2. Hinge forward from your hips without arching your lower back, and lower the weight(s) as far as your flexibility will allow down the front of your leg. For balance, extend your other leg behind you.
  3. Then, repeat while standing up straight.
  4. Standing on a folded exercise mat, cushion, inflatable, or foam pad will make this workout more difficult.



Conditioning benefits from running on smooth sand. You lose energy each time the sand shifts beneath your feet. Sprinting on the sand will boost the intensity of your interval training. It is deadly.

However, running on soft sand can also help you develop the strength, balance, and joint stability you need to avoid an ankle tap. You’ll need to act quickly to retain your forward momentum as the sand shifts beneath you.

This exercise will be more challenging if the surface is deeper and softer than sand. Harder also refers to something that is more efficient in terms of conditioning and balance.


Slacklining Exercises To Practice Ankle Tap Rugby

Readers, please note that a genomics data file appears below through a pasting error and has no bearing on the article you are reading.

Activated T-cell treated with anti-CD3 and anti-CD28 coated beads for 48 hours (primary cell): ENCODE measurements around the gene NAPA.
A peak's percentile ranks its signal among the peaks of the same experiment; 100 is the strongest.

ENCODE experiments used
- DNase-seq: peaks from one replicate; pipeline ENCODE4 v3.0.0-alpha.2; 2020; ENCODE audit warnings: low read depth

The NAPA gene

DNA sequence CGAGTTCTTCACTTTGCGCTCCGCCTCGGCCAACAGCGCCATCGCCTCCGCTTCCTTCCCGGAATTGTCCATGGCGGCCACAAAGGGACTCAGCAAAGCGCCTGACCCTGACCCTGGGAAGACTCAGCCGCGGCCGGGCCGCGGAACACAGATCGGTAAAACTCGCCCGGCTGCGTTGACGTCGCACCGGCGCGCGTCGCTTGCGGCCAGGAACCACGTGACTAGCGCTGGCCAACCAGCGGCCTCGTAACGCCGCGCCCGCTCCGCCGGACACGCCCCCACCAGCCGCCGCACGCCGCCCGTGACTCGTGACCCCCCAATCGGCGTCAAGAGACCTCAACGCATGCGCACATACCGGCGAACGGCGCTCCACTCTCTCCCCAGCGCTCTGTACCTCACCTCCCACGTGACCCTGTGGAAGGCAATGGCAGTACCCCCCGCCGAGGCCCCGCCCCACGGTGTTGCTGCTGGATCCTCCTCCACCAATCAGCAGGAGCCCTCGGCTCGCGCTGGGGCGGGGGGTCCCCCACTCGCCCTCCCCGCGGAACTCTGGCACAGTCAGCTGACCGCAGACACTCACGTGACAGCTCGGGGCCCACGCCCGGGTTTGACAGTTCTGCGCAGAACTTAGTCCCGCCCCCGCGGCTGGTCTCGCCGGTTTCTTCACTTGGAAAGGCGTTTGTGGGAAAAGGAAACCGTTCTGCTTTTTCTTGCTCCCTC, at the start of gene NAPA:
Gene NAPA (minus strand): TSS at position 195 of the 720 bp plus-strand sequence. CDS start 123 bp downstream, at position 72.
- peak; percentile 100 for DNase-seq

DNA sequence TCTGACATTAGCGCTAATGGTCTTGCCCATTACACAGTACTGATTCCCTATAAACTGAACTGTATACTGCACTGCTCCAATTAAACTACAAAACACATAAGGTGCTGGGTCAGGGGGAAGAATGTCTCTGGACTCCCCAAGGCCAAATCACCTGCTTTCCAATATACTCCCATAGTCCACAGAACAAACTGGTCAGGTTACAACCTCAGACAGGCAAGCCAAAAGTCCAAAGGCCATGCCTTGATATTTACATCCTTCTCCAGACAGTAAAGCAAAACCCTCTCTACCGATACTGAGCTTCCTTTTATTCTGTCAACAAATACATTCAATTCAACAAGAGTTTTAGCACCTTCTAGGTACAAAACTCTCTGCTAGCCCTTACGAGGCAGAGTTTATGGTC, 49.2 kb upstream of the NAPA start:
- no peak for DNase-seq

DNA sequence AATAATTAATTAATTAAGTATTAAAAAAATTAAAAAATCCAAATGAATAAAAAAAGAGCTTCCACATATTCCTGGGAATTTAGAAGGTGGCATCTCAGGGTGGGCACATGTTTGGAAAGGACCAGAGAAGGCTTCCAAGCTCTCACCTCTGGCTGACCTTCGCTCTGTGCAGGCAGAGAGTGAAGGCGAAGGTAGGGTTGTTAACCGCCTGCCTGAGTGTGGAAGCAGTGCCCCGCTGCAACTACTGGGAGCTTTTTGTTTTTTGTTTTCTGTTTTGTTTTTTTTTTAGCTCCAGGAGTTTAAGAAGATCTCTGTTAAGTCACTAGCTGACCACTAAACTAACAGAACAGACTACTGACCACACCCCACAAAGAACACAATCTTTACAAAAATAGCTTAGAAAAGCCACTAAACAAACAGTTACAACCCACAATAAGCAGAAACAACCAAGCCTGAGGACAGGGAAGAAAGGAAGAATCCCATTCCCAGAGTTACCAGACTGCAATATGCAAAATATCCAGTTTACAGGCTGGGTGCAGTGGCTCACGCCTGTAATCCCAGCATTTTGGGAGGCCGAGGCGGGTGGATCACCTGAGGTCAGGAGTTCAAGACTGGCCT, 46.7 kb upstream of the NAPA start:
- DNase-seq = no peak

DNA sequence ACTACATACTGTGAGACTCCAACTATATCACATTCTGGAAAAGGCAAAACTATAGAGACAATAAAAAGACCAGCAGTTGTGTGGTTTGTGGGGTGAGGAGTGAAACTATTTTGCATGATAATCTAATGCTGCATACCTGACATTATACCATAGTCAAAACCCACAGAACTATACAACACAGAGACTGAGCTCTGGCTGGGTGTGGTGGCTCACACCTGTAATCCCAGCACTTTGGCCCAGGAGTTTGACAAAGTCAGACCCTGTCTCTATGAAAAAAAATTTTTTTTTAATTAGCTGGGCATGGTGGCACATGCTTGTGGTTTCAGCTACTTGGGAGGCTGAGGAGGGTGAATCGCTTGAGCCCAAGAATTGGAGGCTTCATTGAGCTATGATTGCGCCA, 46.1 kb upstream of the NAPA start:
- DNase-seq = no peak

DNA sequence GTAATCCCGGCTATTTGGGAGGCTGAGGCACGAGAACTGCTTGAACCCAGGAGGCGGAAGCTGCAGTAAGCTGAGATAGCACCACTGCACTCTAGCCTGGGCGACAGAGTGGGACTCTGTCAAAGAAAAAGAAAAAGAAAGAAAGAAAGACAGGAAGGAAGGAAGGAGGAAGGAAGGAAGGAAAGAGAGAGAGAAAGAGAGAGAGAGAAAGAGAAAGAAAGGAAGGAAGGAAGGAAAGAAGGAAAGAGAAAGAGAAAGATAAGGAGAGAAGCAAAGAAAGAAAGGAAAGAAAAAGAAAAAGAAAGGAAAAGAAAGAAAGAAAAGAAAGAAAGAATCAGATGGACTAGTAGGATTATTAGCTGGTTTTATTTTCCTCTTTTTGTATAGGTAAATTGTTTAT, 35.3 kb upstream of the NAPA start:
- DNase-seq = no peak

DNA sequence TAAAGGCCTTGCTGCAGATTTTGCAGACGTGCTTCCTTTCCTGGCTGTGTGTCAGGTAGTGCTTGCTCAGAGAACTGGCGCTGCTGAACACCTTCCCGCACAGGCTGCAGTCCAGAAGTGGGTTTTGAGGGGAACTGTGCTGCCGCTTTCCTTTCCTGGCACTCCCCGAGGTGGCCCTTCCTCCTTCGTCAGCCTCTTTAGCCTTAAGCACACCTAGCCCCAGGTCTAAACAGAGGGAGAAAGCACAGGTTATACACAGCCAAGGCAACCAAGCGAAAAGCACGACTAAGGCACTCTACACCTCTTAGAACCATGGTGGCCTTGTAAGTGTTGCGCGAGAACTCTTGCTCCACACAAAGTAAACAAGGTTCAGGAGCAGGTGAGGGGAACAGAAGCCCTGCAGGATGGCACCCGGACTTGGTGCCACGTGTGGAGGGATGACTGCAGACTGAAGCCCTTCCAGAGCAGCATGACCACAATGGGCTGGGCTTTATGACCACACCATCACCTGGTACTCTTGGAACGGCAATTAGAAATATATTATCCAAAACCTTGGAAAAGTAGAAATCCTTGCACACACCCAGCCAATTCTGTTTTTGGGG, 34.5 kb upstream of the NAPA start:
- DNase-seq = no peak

One of the best ways to improve your balance may be slacklining. It’s plausible that slacklining won’t help because surviving an ankle tap rugby is partially a balancing issue.

A slacklining package, which includes the actual slackline, two ratchet straps to tighten it up, and some tree anchors, costs around $50. The slackline only has to be suspended between two suitable trees or poles at that point. Avoid turning this exercise into a life-threatening high-wire act by keeping your line close to the ground.

Now that your slackline is set up, you can begin standing and eventually walking on it. It is less challenging to balance on than a tightrope wire because of its slackness. It WILL swing beneath you, but you should be able to stop it by leaning the other direction.

Slacklining is beneficial for core strength, joint stability, and improved balance. It’s also enjoyable! To give your ankle tap rugby exercises a new dimension, suspend your slackline over a river or pool.



A tap tackle can be extremely damaging since it throws you off balance as you’re sprinting at full speed. You always slide a few yards on your belly first as a result, landing sprawled on the field. Therefore, improving your equilibrium can be the answer if losing it is the issue.